Report: Japanese Yakuza Criminal Gang to Disband After 100 Years

GANGLAND RITE - The new boss, left of a Tokyo area yakuza syndicate, reads aloud his pledg
AP-PHOTO/mis/stf/eric talmadge

An organized crime syndicate called the Anegasaki-kai has recently disbanded after operating within Tokyo’s old downtown district since about 1912, investigative sources told the Asahi Shimbun newspaper Friday.

The Anegasaki-kai notified other yakuza, or Japanese organized crime groups, in Tokyo that it had chosen to disband on July 25, the newspaper’s sources said.

“Tokyo’s Metropolitan Police Department said it learned that the notice was sent to the Kyokuto-kai, a designated crime syndicate, and other gangs, and is now trying to verify it,” according to the Asahi Shimbun.

“We need to make sure if it actually disbanded,” an officer in charge of the Tokyo Metropolitan Police Department’s anti-gang measures told the newspaper on August 12. “We will closely monitor developments.”

The Anegasaki-kai was founded sometime during Japan’s early Taisho Era (1912-1926), which is named after the ruling period of Japanese Emperor Taisho. Japanese law enforcement authorities never formally designated the group “a crime syndicate,” the Asahi Shimbun observed on Friday. Such a designation allows police officers to target groups “for tougher control” in accordance with Japan’s anti-organized crime laws, according to the newspaper. Japanese law enforcement agencies have treated the Anegasaki-kai as a de facto crime syndicate, however, by arguing that the group was capable of convincing its members “to commit violent crimes on a regular basis at a moment’s notice.”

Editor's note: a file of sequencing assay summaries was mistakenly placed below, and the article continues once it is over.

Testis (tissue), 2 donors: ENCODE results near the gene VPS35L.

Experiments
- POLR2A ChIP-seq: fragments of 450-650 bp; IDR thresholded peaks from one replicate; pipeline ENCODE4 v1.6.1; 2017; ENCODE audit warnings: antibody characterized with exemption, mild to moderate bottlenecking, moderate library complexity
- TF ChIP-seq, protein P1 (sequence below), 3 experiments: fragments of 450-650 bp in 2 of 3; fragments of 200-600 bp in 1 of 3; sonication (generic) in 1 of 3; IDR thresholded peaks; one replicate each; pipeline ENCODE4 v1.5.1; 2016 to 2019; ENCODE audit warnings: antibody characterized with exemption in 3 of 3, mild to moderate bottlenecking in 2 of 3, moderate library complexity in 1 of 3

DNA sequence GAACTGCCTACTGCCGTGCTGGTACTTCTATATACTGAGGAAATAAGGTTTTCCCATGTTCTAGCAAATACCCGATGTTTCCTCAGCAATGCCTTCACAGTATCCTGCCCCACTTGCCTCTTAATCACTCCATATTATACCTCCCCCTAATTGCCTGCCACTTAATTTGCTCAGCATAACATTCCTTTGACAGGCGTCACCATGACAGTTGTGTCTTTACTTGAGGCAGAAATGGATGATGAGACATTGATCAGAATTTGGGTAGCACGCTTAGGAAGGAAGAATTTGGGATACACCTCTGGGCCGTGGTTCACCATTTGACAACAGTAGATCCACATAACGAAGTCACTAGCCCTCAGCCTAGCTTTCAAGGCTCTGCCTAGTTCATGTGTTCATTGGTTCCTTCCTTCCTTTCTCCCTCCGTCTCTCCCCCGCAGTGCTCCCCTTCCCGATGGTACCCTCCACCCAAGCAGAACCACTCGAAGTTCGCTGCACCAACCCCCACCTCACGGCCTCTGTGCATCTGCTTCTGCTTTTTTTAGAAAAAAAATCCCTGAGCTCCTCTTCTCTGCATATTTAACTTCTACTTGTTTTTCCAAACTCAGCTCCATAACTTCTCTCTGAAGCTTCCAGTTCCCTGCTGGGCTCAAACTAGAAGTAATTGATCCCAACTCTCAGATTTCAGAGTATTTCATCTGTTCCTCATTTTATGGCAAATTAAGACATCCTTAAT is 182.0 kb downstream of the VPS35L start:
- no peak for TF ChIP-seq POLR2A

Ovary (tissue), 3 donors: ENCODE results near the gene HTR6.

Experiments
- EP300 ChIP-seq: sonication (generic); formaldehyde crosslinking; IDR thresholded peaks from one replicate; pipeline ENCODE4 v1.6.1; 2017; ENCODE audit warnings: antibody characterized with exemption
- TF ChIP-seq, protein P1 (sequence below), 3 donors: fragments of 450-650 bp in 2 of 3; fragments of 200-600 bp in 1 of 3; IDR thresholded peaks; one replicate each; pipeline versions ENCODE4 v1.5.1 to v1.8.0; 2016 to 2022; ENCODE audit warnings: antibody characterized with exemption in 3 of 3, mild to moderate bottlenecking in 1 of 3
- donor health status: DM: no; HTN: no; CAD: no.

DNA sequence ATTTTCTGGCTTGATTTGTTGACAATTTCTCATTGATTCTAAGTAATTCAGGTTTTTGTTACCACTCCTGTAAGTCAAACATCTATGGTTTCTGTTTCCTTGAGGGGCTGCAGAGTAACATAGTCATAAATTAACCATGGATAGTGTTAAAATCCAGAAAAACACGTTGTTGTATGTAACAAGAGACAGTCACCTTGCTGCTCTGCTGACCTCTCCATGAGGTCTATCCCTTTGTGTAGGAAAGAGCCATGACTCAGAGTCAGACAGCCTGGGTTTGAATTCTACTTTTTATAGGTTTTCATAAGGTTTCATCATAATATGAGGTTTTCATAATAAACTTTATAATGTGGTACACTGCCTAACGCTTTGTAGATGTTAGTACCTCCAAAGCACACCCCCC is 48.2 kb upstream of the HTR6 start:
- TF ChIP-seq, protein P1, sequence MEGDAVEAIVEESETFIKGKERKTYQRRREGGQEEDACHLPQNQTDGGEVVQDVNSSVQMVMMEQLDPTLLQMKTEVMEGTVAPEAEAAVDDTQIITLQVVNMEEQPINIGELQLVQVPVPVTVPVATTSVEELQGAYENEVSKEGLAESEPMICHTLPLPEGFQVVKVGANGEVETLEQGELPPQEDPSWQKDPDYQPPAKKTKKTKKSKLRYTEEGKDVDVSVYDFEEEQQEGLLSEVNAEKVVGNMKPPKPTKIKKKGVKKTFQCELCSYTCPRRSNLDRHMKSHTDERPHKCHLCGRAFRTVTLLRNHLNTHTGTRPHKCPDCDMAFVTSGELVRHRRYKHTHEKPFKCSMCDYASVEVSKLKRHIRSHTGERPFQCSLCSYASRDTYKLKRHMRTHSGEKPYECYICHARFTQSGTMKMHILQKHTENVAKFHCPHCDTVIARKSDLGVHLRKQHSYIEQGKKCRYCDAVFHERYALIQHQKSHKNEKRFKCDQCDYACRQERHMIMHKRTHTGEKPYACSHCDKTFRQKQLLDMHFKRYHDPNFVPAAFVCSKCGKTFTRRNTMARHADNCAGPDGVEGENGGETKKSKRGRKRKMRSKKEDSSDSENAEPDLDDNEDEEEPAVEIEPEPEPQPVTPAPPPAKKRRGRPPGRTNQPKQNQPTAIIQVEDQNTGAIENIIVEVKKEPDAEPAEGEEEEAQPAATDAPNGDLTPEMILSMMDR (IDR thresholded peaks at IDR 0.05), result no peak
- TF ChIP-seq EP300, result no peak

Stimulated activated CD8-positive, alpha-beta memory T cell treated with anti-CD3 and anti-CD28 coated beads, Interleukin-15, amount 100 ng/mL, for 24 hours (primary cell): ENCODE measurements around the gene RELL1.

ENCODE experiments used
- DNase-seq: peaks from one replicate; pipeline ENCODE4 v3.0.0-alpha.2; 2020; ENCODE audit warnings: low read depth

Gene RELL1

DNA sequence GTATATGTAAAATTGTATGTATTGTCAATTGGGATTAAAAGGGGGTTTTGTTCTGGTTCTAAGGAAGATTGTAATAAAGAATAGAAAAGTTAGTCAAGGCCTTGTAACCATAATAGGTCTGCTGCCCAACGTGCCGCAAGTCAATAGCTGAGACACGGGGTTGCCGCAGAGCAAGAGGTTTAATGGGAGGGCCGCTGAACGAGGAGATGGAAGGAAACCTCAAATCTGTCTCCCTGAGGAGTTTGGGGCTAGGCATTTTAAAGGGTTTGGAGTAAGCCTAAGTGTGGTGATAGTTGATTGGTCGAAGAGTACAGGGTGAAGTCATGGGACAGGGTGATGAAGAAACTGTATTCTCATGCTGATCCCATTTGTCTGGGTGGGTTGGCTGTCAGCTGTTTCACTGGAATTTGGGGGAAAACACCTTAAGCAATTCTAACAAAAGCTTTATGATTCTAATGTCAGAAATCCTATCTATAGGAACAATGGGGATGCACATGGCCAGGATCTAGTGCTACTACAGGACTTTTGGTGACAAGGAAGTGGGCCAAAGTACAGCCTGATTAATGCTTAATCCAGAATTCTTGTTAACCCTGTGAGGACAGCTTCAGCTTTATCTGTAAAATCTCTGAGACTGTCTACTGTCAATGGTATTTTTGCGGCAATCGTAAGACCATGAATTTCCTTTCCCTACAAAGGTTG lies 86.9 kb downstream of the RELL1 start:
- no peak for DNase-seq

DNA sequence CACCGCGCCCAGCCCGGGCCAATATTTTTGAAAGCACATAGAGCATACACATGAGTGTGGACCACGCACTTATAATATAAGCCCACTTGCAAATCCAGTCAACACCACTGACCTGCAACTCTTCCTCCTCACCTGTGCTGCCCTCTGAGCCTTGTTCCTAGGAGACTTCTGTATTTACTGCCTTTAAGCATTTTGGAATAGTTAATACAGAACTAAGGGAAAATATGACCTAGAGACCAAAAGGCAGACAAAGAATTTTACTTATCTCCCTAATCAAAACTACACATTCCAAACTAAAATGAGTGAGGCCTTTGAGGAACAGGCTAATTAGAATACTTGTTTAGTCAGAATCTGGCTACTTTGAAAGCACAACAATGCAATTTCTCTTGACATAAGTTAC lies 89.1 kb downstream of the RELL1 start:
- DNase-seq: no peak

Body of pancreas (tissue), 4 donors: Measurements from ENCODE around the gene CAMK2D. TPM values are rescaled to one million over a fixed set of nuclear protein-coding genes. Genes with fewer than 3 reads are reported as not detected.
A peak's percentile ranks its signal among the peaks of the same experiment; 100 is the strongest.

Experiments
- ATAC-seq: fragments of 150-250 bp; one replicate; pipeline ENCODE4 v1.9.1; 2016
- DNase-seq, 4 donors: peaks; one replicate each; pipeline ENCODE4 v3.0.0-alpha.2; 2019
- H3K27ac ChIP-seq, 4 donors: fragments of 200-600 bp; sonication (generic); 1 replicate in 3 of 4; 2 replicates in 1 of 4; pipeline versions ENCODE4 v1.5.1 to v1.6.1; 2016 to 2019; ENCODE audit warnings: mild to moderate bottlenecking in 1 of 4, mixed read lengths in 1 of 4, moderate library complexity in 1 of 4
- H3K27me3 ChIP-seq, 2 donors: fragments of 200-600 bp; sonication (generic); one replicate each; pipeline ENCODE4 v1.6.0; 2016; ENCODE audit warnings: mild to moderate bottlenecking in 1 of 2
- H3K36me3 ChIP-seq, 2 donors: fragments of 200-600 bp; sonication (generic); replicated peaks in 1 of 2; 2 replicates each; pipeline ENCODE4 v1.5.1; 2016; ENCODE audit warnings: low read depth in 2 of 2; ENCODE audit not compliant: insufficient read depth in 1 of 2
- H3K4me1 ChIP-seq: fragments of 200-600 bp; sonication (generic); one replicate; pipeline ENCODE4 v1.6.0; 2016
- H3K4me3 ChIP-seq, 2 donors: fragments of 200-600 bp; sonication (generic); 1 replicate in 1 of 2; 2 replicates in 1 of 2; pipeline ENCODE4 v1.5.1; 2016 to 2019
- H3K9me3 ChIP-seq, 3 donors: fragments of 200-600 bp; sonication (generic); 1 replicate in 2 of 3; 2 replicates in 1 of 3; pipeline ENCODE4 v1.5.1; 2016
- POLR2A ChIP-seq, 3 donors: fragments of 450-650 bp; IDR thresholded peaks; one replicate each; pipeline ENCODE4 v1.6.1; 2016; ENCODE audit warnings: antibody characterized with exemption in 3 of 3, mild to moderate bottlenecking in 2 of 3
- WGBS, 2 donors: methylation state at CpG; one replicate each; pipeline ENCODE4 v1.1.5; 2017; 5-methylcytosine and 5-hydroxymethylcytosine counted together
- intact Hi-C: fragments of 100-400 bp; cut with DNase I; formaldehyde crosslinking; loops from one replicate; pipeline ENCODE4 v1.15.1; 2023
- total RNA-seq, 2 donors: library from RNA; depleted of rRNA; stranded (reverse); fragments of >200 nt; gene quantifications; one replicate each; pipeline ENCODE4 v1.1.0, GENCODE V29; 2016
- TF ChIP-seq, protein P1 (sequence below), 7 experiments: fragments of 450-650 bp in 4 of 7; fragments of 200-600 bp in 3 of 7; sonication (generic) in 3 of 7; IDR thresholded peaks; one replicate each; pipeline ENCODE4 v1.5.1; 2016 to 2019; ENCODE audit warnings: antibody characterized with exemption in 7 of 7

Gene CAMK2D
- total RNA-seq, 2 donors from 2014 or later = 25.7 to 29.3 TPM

The Asahi Shimbun summarized two likely reasons for the Anegasaki-kai’s alleged demise last month, writing:

The Anegasaki-kai was regarded as a leading ticket scalper in Tokyo as it monopolized the business in the capital. The group also made a handsome profit running stalls at summer festivals, the sources added.

For well over a decade, the group would “hire” part-timers to buy up tickets in bulk for concerts featuring prominent live acts or sports events, such as professional baseball games, a source close to another crime syndicate said. This activity was its main source of funds. The Anegasaki-kai prospered by reselling those tickets at inflated prices to diehard fans near the event venues.


In more ways than one, it is also a victim of the age. The group had struggled to make money from scalping and running stalls as many festivals, concerts and other events were canceled nationwide after the pandemic began raging across Japan in 2020. Another factor is that tickets, including electronic ones, increasingly are being sold online these days, and cannot be resold so easily.

The Anegasaki-kai’s membership dropped from about 700 in 2003 to roughly 85 by late 2021, according to Tokyo Metropolitan Police Department estimates.

“Over time the yakuza have shifted toward white-collar crime, relying more and more on bribery in lieu of violence, and indeed in the early 21st century they were one of the least murderous criminal groups in the world,” Encyclopedia Britannica observed.

“These activities make the relationship between yakuza and police in Japan a complicated one; yakuza membership itself is not illegal, and yakuza-owned businesses and gang headquarters are often clearly marked,” according to the encyclopedia.


Please let us know if you're having issues with commenting.